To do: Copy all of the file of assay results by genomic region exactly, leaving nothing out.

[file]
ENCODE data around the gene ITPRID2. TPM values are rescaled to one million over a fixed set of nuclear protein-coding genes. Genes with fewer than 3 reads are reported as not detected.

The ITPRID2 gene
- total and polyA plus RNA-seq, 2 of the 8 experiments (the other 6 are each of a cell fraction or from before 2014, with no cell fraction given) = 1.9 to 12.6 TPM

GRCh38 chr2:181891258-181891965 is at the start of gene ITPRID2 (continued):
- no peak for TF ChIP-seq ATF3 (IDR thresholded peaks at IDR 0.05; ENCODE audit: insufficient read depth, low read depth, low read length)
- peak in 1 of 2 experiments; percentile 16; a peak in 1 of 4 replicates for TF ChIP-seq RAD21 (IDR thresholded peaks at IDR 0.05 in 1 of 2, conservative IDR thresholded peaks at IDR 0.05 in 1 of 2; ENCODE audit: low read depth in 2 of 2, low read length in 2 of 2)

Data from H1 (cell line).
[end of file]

ENCODE data around the gene ITPRID2. TPM values are rescaled to one million over a fixed set of nuclear protein-coding genes. Genes with fewer than 3 reads are reported as not detected.

The ITPRID2 gene
- total and polyA plus RNA-seq, 2 of the 8 experiments (the other 6 are each of a cell fraction or from before 2014, with no cell fraction given) = 1.9 to 12.6 TPM

GRCh38 chr2:181891258-181891965 is at the start of gene ITPRID2 (continued):
- no peak for TF ChIP-seq ATF3 (IDR thresholded peaks at IDR 0.05; ENCODE audit: insufficient read depth, low read depth, low read length)
- peak in 1 of 2 experiments; percentile 16; a peak in 1 of 4 replicates for TF ChIP-seq RAD21 (IDR thresholded peaks at IDR 0.05 in 1 of 2, conservative IDR thresholded peaks at IDR 0.05 in 1 of 2; ENCODE audit: low read depth in 2 of 2, low read length in 2 of 2)

Data from H1 (cell line).